She might have starved, though, for lack of family to protect and support her. Duncan knows Mariah only in passing, but her story - a sad one - is one repeated oft enough amongst her clients in the militia. Duncan's own gaze is attentive. Examining the resilience of her expression, whether the warmth in her eyes matches the curve of her lips.

"You smile. You laugh. But that is part of your craft. Are you happy here?"

His voice dips down into the properly conspiratorial.

"You can be honest, I shall nae tell Edme."

"No, indeed. I've managed," Mariah says with a brief laugh on her words as she shifts just enough to cross one leg over the other. "I dare say I've done well for myself." That is a point she does take pride in, but it's perhaps understandable, when things could have easily gone a different way.

His question causes a flutter in her countenance, just a flick, easy to miss if not for the fact that he's playing attention. But it corrects in the space of a blink, and she spreads her hands in an elaborate shrug. "They say that man is never sure when he's happy," she says, dancing around a specific answer, "I get on well enough."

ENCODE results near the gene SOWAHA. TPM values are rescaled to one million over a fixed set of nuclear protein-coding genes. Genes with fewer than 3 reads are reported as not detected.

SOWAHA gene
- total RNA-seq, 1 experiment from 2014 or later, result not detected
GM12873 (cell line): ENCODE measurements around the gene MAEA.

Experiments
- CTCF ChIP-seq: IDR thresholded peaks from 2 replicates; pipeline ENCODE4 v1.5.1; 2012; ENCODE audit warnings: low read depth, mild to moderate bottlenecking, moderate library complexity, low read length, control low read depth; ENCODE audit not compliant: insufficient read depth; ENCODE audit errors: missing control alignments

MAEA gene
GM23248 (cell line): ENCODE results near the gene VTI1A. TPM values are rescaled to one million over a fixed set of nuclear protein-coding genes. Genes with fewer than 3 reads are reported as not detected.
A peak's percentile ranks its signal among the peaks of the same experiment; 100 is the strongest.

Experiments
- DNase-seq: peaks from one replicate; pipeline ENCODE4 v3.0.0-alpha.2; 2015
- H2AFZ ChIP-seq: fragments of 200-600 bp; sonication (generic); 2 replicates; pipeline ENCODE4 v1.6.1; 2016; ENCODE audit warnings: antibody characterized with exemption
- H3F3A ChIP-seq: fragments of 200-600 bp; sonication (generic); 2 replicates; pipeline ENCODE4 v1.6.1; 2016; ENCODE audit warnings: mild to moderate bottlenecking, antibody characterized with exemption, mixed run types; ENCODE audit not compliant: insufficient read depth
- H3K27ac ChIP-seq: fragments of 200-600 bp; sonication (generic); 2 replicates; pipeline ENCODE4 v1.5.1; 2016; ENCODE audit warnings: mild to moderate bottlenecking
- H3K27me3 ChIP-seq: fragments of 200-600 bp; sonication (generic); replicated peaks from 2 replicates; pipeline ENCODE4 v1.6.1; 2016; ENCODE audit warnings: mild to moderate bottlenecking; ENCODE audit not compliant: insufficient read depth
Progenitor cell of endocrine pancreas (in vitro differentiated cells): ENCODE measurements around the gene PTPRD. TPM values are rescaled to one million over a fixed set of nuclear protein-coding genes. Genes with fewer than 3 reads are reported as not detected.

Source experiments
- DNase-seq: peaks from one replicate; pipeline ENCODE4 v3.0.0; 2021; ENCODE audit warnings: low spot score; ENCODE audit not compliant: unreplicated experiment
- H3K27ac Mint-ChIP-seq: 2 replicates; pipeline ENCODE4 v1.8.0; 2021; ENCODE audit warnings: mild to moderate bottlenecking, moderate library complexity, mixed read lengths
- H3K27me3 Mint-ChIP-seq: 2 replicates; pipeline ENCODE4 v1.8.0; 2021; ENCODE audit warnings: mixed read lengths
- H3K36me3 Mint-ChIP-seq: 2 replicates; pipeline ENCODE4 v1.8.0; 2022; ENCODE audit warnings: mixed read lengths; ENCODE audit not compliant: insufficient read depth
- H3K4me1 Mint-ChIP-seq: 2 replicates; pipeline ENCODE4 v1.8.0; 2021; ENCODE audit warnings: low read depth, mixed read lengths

Being honest is something of a challenge, when your life and livelihood are built around being anything but.

"That's said of man," Duncan agrees, though only in part, "yet I always thought woman had a wisdom for these things." Feelings. Emotions. Affections. The province of ladykind.

"Well enough is well enough for some," he says, leaning back and taking his cup in hand once more, "yet those who say it like you do- I wonder if they are really speaking for themselves. What's deemed 'enough' for 'man' at large often seems too meager to the solitary soul speaking."

"Forget happiness, then," - as easy as that! - "are you satisfied? Is 'enough' truly enough?"

Mariah can't help a laugh at the idea of what wisdom women are supposed to hold, but it's conspiratorial at best. But, perhaps, conspiratorial with herself, which is far from helpful.

"I should have poured myself a drink as well," she notes, "In vino veritas and all that. I have to say, this isn't what most of the militia asks me, when it comes to my profession." That's no surprise, of course. She falls quiet, though, looking over at him as her fingers drum against the arm rest.